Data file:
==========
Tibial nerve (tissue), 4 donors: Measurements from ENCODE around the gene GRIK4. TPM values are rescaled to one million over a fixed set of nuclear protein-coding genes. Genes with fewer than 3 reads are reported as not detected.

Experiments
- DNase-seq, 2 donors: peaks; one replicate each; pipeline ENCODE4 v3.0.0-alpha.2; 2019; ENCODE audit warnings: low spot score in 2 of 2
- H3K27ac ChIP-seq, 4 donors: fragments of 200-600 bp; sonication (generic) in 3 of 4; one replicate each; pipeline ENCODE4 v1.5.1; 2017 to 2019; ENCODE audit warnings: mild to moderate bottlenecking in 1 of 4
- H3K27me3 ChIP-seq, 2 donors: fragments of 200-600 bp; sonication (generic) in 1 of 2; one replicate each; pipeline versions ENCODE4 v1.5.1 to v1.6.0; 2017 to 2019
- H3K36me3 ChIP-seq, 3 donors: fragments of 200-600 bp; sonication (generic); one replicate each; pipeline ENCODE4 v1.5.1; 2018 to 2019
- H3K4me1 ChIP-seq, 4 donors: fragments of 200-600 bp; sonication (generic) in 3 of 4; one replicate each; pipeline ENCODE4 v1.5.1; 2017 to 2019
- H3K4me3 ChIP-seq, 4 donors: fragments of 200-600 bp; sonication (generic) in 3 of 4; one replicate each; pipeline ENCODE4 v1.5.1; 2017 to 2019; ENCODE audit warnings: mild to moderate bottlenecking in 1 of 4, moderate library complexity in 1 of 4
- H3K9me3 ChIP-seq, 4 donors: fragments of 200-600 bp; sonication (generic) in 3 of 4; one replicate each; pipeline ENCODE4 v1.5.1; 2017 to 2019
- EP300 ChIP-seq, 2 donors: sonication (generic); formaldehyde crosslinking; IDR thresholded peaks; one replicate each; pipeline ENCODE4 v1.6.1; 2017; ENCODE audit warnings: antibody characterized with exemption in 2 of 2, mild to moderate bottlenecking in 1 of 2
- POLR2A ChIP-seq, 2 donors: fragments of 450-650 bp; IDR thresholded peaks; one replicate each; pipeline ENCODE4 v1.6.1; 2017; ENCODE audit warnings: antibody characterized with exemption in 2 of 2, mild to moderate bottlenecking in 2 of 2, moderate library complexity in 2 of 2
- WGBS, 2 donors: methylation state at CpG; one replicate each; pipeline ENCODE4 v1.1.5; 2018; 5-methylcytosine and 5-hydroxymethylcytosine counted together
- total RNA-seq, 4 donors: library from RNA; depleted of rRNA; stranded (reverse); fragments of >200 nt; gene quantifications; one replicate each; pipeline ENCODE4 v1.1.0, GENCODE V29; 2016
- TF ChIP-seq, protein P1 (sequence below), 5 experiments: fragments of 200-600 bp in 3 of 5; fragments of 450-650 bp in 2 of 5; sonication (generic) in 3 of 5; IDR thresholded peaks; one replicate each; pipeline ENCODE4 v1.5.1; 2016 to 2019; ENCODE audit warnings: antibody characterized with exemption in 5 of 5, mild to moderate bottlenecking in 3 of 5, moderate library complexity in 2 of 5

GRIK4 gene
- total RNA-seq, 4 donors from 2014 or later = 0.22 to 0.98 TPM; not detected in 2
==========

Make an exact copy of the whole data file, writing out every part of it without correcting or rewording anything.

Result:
Tibial nerve (tissue), 4 donors: Measurements from ENCODE around the gene GRIK4. TPM values are rescaled to one million over a fixed set of nuclear protein-coding genes. Genes with fewer than 3 reads are reported as not detected.

Experiments
- DNase-seq, 2 donors: peaks; one replicate each; pipeline ENCODE4 v3.0.0-alpha.2; 2019; ENCODE audit warnings: low spot score in 2 of 2
- H3K27ac ChIP-seq, 4 donors: fragments of 200-600 bp; sonication (generic) in 3 of 4; one replicate each; pipeline ENCODE4 v1.5.1; 2017 to 2019; ENCODE audit warnings: mild to moderate bottlenecking in 1 of 4
- H3K27me3 ChIP-seq, 2 donors: fragments of 200-600 bp; sonication (generic) in 1 of 2; one replicate each; pipeline versions ENCODE4 v1.5.1 to v1.6.0; 2017 to 2019
- H3K36me3 ChIP-seq, 3 donors: fragments of 200-600 bp; sonication (generic); one replicate each; pipeline ENCODE4 v1.5.1; 2018 to 2019
- H3K4me1 ChIP-seq, 4 donors: fragments of 200-600 bp; sonication (generic) in 3 of 4; one replicate each; pipeline ENCODE4 v1.5.1; 2017 to 2019
- H3K4me3 ChIP-seq, 4 donors: fragments of 200-600 bp; sonication (generic) in 3 of 4; one replicate each; pipeline ENCODE4 v1.5.1; 2017 to 2019; ENCODE audit warnings: mild to moderate bottlenecking in 1 of 4, moderate library complexity in 1 of 4
- H3K9me3 ChIP-seq, 4 donors: fragments of 200-600 bp; sonication (generic) in 3 of 4; one replicate each; pipeline ENCODE4 v1.5.1; 2017 to 2019
- EP300 ChIP-seq, 2 donors: sonication (generic); formaldehyde crosslinking; IDR thresholded peaks; one replicate each; pipeline ENCODE4 v1.6.1; 2017; ENCODE audit warnings: antibody characterized with exemption in 2 of 2, mild to moderate bottlenecking in 1 of 2
- POLR2A ChIP-seq, 2 donors: fragments of 450-650 bp; IDR thresholded peaks; one replicate each; pipeline ENCODE4 v1.6.1; 2017; ENCODE audit warnings: antibody characterized with exemption in 2 of 2, mild to moderate bottlenecking in 2 of 2, moderate library complexity in 2 of 2
- WGBS, 2 donors: methylation state at CpG; one replicate each; pipeline ENCODE4 v1.1.5; 2018; 5-methylcytosine and 5-hydroxymethylcytosine counted together
- total RNA-seq, 4 donors: library from RNA; depleted of rRNA; stranded (reverse); fragments of >200 nt; gene quantifications; one replicate each; pipeline ENCODE4 v1.1.0, GENCODE V29; 2016
- TF ChIP-seq, protein P1 (sequence below), 5 experiments: fragments of 200-600 bp in 3 of 5; fragments of 450-650 bp in 2 of 5; sonication (generic) in 3 of 5; IDR thresholded peaks; one replicate each; pipeline ENCODE4 v1.5.1; 2016 to 2019; ENCODE audit warnings: antibody characterized with exemption in 5 of 5, mild to moderate bottlenecking in 3 of 5, moderate library complexity in 2 of 5

GRIK4 gene
- total RNA-seq, 4 donors from 2014 or later = 0.22 to 0.98 TPM; not detected in 2